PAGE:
I have received a great gift. A friend from Romania sent me a beautiful icon which he painted especially for me. I am so blessed with this image and his generous friendship. I love this icon. It is so beautiful.
It arrived a short while ago.
I was able to find relatively little about the prototype of this image in my reference materials. I learned that it is used in the Orthodox Church during the first service on Palm Sunday. It portrays the unselfish, all-giving love of Christ for His bride, the Church.
The Scriptural base of this image– Matthew 27: 27-31—“Then the soldiers of the governor took Jesus inside the praetorium and gathered the whole cohort around him. They stripped off His clothes and threw a scarlet military cloak about Him. Weaving a crown out of thorns, they placed it on His head, and a reed in His right hand. And kneeling before Him, they mocked Him, saying, “Hail, King of the Jews!” They spat upon Him and took the reed and kept striking Him on the head. And when they had mocked Him, they stripped Him of the cloak, dressed Him in His own clothes, and led Him off to crucify Him.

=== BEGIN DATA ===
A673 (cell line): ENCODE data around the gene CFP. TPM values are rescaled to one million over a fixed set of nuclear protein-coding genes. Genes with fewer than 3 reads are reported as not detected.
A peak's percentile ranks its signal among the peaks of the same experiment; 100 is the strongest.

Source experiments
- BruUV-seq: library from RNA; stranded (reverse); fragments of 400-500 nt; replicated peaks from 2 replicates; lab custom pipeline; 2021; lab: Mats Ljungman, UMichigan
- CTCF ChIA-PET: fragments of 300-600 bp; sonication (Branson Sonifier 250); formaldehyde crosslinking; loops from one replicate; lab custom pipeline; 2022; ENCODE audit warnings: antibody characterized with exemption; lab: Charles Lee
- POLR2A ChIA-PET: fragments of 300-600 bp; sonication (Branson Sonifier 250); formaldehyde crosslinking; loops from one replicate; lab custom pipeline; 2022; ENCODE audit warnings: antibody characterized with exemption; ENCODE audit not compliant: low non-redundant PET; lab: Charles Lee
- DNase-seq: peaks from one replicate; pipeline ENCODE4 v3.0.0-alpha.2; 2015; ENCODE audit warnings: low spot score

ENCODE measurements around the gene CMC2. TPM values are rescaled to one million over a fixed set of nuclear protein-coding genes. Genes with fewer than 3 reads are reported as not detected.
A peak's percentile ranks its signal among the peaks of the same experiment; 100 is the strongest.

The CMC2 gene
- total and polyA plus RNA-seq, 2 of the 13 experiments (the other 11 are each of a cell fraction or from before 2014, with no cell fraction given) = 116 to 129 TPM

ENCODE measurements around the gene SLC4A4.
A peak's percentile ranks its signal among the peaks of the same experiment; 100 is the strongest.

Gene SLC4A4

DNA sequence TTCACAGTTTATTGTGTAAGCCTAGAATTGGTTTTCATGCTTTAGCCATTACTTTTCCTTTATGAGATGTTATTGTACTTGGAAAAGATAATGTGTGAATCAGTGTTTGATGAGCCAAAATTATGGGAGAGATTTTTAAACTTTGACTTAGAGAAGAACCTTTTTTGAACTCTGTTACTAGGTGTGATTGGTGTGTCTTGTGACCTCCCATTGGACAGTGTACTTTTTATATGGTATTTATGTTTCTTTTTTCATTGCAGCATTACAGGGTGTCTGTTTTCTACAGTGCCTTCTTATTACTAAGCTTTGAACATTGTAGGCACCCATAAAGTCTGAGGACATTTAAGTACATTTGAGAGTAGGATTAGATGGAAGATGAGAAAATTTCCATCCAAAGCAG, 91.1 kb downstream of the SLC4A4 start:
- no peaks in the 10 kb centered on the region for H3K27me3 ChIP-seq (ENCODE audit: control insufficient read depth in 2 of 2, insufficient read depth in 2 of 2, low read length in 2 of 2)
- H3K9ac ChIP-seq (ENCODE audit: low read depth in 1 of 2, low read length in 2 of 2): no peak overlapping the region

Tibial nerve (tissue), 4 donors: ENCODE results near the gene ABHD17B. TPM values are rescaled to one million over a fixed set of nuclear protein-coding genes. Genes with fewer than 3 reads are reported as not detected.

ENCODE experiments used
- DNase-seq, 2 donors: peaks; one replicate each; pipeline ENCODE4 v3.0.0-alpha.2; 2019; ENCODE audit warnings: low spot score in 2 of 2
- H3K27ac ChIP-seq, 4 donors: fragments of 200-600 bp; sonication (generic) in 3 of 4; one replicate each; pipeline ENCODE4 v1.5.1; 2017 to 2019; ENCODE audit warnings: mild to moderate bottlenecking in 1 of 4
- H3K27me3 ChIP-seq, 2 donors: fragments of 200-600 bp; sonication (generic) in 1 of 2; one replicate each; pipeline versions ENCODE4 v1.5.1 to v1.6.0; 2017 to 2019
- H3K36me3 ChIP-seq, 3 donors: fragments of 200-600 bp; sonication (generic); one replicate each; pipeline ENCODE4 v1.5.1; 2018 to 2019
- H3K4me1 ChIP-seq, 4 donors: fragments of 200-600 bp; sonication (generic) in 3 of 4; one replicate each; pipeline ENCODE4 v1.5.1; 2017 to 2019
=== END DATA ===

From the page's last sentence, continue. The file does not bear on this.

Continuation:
You might notice that in this image, compared to Western paintings of the passion of Christ, Jesus is depicted without blood or overt suffering. The Orthodox tradition does not emphasize the suffering of Christ so much as it does His glory, dignity, and triumph over death. The teaching is the same, east or west, but the emphasis is different. As in all icons, the image is quiet and powerful, expressing no emotion but simply being present to the viewer.
Some of my own thoughts:
As I look at this icon, I see Christ humbly enduring mockery and ridicule. Here in this country, we Christians are not likely to be subjected to physical torture and death, but we are very likely to experience mockery, ridicule, marginalization and rejection. We face humiliation and exclusion, being the butt of jokes. These are the forms that martyrdom takes in our culture. I pray for the grace, courage and strength to remain strong in faith and trust in God.
The Lord’s hands are bound–in the position/gesture that symbolizes humility in icons. He is silent and gives Himself over because of my sins. His fingers are extended in a gesture of blessing despite what is being done to Him. His bound hands speak of imprisonment, as well as submission and humility.
It is a sorrowful icon, and my reflections here are gloomy, but it also reminds me to focus on the hopes realized 3 days after Christ’s Passion. And in that sense, the icon is not a sad image but one filled with hope and a love that cannot be conquered by evil.
My icon has been blessed by my pastor, and occupies a place of honor in my home. I promised the iconographer that I would pray for him daily, and each day I do indeed lift him up in prayer to the Lord for all of his intentions and needs.